To put it bluntly, if your business doesn't adapt and evolve it likely won't last long. That statement rings true in just about every facet of life as well as in the professional world. There is almost no career in the world that allows you to be the same person and do the same things over and over and find the same results as the years pass. It doesn't matter what industry you're in. Banking changed dramatically with the evolution of the Internet. Doctors have had to adapt and change as technology has. Even professional athletes, while possessing an elite skill set compared to the general population, have to constantly adapt to their game and those around them. Your business is no different.

Some of the biggest changes businesses will deal with happen in markets as well as in customer taste. You have to keep up with the times if you want to survive, but that's easier said than done, right?

Fortunately, this isn't as tricky or as much work as it might seem. With a plan in place and an eagle eye on how things are changing, you can make sure that your business doesn't fall behind. Here a few tips to get you started:

Evolve with the market--don't fight it.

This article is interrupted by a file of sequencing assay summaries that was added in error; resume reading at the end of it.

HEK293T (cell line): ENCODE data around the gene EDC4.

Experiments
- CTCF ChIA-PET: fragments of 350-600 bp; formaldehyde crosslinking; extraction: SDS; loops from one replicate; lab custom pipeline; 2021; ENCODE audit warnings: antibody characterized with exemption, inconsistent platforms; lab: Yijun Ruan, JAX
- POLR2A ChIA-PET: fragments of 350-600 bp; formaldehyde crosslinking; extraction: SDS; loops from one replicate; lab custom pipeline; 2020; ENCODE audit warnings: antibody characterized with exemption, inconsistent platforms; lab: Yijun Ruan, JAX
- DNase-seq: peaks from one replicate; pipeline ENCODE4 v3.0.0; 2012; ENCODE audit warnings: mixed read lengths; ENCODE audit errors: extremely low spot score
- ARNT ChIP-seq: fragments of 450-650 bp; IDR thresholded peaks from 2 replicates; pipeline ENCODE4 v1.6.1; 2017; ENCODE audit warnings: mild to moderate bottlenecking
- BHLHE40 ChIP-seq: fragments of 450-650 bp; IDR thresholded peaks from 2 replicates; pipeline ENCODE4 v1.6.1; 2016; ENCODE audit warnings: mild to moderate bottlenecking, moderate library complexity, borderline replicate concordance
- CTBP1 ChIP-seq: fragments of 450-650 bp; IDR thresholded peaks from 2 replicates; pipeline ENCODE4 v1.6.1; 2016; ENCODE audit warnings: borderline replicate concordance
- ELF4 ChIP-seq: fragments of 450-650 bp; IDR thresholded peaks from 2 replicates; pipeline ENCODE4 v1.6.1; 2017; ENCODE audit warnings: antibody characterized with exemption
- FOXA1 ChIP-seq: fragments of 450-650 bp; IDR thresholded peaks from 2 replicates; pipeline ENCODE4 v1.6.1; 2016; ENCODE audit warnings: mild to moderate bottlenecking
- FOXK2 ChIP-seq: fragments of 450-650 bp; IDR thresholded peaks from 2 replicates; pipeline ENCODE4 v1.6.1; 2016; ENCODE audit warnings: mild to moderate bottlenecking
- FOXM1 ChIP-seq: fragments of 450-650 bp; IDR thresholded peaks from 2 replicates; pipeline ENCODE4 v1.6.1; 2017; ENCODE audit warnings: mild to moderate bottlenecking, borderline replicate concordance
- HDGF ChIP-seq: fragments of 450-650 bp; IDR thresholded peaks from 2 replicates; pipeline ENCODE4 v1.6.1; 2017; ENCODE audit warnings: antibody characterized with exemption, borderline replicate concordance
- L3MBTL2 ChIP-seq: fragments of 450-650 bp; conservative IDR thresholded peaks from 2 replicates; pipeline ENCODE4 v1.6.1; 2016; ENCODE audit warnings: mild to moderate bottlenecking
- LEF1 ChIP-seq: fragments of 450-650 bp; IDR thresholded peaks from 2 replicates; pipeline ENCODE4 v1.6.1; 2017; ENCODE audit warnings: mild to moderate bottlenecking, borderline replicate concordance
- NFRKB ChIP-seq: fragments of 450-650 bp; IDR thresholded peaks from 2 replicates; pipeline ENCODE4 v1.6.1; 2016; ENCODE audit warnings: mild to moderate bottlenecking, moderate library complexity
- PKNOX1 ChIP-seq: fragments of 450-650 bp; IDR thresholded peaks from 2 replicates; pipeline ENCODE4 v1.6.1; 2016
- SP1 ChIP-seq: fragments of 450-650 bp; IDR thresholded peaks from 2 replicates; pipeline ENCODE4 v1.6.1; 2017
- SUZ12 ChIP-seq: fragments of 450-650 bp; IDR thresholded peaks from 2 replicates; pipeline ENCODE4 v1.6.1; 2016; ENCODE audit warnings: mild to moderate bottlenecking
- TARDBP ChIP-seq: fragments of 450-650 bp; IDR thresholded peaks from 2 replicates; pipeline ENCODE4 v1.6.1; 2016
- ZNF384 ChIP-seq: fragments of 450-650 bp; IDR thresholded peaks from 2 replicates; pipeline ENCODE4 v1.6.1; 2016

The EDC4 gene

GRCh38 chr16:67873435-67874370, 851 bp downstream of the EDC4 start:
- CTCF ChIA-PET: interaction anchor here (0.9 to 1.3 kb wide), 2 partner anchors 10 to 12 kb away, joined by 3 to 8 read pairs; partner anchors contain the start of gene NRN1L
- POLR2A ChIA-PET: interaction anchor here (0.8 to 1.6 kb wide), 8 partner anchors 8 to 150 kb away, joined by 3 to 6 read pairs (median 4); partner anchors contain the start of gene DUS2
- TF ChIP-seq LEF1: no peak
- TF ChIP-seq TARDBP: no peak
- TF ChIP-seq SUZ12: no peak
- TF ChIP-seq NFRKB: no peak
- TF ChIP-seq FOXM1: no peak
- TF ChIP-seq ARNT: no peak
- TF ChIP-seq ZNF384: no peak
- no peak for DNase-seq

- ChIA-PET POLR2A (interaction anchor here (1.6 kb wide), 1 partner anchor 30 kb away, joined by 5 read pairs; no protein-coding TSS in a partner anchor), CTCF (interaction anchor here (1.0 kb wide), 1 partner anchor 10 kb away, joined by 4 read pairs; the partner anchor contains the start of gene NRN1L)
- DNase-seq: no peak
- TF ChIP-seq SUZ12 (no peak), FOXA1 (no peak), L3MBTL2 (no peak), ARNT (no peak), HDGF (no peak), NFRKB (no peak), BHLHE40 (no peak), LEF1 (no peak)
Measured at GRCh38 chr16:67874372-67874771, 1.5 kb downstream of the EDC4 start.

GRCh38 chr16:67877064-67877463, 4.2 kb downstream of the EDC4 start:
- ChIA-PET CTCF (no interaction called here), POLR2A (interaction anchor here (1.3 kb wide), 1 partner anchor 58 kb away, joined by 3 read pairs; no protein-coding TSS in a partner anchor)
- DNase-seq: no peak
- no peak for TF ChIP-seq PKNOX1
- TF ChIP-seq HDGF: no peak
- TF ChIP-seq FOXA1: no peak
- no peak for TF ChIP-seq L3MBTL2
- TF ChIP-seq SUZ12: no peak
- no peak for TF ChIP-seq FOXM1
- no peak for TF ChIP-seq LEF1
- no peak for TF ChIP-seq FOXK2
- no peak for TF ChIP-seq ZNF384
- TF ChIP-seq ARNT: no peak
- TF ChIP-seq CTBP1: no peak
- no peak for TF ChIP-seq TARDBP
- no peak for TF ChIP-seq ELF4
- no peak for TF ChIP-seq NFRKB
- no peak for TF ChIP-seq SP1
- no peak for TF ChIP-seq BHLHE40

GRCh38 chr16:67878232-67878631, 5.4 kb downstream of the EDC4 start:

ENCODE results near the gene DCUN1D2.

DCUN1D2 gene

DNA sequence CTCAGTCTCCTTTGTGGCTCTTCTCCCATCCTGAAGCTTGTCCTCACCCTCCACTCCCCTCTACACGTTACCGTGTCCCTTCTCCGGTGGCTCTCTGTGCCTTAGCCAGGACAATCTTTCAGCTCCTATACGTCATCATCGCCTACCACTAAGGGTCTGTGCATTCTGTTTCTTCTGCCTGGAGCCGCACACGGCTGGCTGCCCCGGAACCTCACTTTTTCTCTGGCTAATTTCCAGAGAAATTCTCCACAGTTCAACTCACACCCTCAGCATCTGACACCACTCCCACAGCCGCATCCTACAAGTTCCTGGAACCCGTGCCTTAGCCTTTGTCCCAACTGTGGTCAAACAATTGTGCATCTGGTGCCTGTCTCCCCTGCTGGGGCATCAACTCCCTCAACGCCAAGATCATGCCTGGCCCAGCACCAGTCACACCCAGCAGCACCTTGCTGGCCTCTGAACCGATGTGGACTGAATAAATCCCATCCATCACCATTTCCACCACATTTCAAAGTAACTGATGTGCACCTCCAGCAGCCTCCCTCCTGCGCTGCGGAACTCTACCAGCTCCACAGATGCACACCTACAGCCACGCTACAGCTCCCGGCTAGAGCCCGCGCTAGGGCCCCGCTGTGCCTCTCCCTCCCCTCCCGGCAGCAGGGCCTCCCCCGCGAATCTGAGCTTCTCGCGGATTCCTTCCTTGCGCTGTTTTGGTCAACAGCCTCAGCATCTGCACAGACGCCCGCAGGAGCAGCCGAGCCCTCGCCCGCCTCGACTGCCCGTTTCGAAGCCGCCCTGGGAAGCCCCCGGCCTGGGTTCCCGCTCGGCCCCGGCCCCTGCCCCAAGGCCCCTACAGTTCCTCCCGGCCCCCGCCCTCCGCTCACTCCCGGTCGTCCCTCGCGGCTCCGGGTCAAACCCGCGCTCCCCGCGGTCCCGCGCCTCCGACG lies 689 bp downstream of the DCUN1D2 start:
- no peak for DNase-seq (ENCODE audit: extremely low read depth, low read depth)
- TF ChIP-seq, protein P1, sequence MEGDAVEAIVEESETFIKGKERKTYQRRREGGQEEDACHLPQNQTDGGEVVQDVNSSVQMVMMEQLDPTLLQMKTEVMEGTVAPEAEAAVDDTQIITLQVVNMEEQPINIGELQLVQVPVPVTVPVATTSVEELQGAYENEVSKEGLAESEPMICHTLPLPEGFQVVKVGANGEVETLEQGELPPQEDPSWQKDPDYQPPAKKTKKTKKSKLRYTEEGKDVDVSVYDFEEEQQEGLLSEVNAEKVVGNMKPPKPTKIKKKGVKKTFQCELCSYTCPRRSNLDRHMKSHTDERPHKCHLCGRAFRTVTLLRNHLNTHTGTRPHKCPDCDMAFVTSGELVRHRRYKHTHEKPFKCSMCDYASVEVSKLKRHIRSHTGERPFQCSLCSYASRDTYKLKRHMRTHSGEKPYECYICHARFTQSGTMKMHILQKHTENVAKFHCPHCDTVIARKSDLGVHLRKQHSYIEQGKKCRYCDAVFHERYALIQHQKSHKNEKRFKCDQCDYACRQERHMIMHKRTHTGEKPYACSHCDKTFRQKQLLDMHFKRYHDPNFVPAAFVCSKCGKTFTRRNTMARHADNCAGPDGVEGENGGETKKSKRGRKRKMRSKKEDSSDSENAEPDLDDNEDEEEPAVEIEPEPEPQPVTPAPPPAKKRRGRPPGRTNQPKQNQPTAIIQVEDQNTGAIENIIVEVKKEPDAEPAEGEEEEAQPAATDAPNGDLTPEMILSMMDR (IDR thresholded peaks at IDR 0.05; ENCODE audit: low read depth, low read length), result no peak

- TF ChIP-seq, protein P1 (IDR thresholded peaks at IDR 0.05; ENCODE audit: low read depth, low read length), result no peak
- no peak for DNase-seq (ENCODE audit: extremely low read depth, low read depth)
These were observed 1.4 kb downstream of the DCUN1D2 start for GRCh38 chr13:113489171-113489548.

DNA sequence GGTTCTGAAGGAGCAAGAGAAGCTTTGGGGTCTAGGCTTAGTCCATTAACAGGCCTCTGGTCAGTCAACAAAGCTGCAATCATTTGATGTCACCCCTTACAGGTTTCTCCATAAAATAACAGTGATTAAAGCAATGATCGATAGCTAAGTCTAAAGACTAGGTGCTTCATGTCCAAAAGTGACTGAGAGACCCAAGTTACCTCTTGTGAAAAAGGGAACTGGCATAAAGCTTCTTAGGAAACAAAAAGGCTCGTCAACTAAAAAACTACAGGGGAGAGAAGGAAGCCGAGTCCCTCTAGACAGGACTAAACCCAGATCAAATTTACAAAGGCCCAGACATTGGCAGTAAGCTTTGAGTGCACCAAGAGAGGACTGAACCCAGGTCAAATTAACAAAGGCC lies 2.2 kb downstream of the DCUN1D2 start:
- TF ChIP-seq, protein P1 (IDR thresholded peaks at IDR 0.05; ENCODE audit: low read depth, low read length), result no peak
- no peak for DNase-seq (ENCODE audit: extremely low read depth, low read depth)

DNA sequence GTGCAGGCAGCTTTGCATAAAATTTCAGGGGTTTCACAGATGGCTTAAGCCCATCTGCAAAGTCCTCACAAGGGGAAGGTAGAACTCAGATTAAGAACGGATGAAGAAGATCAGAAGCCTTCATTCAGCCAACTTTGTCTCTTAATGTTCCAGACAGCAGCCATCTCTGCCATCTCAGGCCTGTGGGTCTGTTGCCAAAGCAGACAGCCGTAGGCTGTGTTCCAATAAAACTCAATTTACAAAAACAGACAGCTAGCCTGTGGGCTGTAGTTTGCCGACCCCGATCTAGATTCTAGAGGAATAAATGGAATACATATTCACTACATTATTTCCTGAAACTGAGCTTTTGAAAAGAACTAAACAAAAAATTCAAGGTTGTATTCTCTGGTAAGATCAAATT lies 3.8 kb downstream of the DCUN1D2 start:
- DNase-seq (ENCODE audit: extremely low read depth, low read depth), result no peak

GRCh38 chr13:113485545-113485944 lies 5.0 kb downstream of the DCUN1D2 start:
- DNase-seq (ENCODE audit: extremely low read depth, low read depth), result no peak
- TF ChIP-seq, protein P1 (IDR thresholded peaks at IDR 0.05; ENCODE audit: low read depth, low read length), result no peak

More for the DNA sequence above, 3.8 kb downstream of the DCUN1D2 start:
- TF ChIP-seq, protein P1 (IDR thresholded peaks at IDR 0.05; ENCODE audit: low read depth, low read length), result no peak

Have you ever tried to stop time as a kid? You know, where you squint real hard and try with all your might to freeze the world around you? It didn't work, of course. You can't fight time. It's inevitable. So is the evolution of each respective market in the business world. All things change and you can't do anything to stop it, so don't try fighting it. Instead, do what you can to evolve with the market:

  • Pay attention to trends.
  • Discuss with fellow competitors.
  • Read up on the latest articles and insight into your field.

The more you can research and understand what's happening, the better decisions you can make about how to react. You have to think ahead to the future and almost guess what's going to happen.

Examples of Those Who Adapted (and Didn't)